This order comprises the Fleas (Pulicidae), which are parasitic upon different animals. The larva of the common Flea (Pulex irritans, fig. 187) is an apodal grub, which in about twelve days spins a cocoon for itself, and becomes a quiescent pupa, from which the imago emerges in about a fortnight more.
Fig. 187. - A, The common Flea (Pulex irritans) ; B, Larva of the same ; C, Pupa of the same. All the figures are greatly magnified. (After Westwood.)
The Chigoe or Sand-flea (Sarcopsylla penetrans) of the tropical parts of America, is a more serious pest than the common Flea. It is, however, only a parasite as regards the impregnated females; the males, unimpregnated females, and larvae leading a free existence. The impregnated females, however, bore their way through the skin of the foot in the human subject, and live there till they assume the size of peas, by the distension of the abdomen with eggs, often occasioning great local irritation and inflammation. They also live beneath the skin of mice and dogs.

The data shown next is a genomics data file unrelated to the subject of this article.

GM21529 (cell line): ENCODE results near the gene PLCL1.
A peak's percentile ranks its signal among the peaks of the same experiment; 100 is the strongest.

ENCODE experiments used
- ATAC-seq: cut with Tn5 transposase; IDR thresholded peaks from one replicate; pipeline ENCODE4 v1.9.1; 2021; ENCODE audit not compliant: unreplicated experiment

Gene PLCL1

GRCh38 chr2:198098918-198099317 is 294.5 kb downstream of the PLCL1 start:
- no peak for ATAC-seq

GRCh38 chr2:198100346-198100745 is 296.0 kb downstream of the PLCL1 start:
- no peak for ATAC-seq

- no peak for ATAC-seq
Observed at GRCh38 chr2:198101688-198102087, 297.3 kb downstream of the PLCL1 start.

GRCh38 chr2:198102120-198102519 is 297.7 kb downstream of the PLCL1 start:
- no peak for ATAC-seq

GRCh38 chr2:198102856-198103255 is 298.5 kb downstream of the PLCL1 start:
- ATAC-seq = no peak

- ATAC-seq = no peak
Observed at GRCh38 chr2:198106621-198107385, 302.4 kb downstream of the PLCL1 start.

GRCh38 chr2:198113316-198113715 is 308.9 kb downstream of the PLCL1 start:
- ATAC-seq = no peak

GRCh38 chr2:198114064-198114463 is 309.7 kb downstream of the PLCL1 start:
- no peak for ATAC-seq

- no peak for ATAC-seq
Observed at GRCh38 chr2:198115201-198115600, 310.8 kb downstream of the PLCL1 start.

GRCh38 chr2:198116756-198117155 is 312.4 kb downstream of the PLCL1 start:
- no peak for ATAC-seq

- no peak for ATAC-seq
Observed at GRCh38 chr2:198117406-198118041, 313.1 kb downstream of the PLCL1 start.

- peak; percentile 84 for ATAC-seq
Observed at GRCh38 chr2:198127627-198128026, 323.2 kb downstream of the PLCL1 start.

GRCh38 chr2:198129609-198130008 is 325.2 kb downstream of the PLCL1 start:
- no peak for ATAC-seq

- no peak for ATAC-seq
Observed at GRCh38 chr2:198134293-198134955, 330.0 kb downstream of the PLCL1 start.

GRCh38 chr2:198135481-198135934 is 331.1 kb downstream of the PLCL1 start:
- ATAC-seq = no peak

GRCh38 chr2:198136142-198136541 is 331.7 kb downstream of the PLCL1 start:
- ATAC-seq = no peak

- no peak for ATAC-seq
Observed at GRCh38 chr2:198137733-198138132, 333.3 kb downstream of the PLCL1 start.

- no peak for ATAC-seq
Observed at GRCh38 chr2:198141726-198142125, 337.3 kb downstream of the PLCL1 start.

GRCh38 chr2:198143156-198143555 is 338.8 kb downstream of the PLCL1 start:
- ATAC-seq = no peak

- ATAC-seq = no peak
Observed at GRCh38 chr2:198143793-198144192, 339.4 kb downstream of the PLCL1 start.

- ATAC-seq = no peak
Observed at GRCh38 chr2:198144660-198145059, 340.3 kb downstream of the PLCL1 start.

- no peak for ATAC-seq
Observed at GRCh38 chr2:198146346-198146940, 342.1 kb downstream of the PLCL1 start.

Many authorities regard the Aphaniptera as a degraded group of the Diptera.